Bob Delp, heavyset and gruff, is perched at the end of a twin-sized bed in a hotel-room-turned animal clinic. It’s dimly lit; a small table covered with a white towel occupies the room’s center. Mamma Bear, a German Shepherd and Rottweiler mix, sits on the floor next to Delp, nuzzling her caramel-brown face against his leg. No way she’s hopping up on that table. Dr. Cherri Trusheim kneels down to meet the dog’s gaze.
“Do you want a treat?” she asked.
Mamma Bear replies politely in the affirmative, calmly lifting her paw.
She is among the first pets to live here at Mary’s Place Guest Rooms, a onetime Travelodge owned by Amazon that, in April, became a temporary homeless shelter run by Mary’s Place. On Thursday, the shelter ran its first clinic for pet residents, a service offered in partnership with Trusheim’s Urban Animal veterinary clinic on Capitol Hill. Delp moved into the shelter a few months ago with his family — his daughter, her husband, their two kids and another puppy named Tinkerbell — after spending nearly a month living in a van. They came to Seattle from Las Vegas, expecting some help with housing that ultimately fell through. Mamma, as she’s affectionately known, has been with them through it all.
Technically, Mamma is the property of Delp’s daughter, Mary, who adopted her two years ago on Black Friday. But there’s no question where Mamma’s true allegiance lies. On the drive up from Las Vegas, she rode shotgun next to Delp the entire way.
Thursday night at the clinic, she hardly left his side.
She gets on just as well with the little ones. Standing outside the makeshift clinic on the shelter’s first floor, Mary’s daughter holds George, a latte-colored kitten singing soft meows. Mamma, with a mother-like gentleness, licks the furry head. Mary’s daughter loves it.
“My kids would be devastated if we couldn’t have Mamma Bear and Tinkerbell with us,” Mary said. “They are really critical for our family’s emotional well-being.”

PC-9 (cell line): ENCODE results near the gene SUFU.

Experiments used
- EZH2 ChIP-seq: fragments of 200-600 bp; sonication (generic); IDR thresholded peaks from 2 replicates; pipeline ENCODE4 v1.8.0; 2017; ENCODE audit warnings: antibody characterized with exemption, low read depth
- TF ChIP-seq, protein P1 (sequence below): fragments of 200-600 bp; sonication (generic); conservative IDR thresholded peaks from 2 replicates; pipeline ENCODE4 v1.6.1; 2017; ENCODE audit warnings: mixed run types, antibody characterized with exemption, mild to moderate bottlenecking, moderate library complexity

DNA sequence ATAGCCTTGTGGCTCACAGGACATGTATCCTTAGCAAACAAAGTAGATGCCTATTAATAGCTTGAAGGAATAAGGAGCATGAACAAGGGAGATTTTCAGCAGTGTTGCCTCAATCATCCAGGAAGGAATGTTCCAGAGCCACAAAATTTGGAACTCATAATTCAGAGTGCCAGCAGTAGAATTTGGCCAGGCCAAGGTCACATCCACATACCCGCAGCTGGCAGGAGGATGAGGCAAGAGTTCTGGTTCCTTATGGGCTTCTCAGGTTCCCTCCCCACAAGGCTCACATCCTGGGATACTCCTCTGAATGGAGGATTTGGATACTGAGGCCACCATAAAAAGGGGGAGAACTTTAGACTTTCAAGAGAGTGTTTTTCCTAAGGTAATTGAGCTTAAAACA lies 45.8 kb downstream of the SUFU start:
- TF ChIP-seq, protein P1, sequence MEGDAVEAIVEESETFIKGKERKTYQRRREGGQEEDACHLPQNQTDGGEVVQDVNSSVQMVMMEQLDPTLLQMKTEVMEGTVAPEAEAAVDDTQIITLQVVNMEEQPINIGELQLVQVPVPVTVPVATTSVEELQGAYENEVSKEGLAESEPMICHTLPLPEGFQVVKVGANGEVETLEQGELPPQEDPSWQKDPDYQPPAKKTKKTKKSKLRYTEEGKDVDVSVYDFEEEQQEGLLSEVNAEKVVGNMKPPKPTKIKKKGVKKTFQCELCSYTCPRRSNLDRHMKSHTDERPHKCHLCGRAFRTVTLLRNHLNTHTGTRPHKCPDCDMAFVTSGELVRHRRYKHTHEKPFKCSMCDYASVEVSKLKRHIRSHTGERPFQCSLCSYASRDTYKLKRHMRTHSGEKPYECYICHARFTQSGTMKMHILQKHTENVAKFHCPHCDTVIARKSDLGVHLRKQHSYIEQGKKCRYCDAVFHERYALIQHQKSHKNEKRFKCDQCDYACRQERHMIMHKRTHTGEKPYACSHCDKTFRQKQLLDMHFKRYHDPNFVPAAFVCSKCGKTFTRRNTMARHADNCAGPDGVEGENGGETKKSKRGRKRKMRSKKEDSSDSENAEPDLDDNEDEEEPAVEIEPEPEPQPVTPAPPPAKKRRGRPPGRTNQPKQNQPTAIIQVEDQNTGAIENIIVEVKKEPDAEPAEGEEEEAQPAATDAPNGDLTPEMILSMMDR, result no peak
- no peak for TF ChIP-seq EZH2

Finding a place to keep her family together and safe, including their dogs, has been challenging. It is common among traditional shelters to bar temporary residents who arrive bearing partners, possessions and pets. Of six emergency shelters that Mary’s Place manages, The Guest Rooms is the first to accept pets. The fact that families here have their own dorm-style rooms makes that possible, said Liz McDaniel, who oversees the shelter.
Back in the exam room, Trusheim examines a sore on Mamma’s eye. Benign, she says, nothing to worry about. Mamma receives three vaccinations and Trusheim informs Delp that she’ll need a booster shot in the coming weeks.
McDaniel said the clinic aspires to establish an ongoing relationship between Urban Animal and the pets and the families here. The clinic, she said, should occur every month, but scheduling will depend, in part, on the specific needs of the animals.
Since the clinic was announced, the buzz around the shelter has been positive.
“The families are relieved to not have to leave one of their children behind,” McDaniel said.
Beyond the focus on veterinary care, Mary’s Place also has partnered with the MattieDog Foundation, an animal rescue organization, to provide the shelter with monthly shipments of pet food from a Toronto-based pet food company.
Not all of the shelter’s animals rushed to the clinic on Thursday night. A turtle eventually showed up, but the vets had already gone.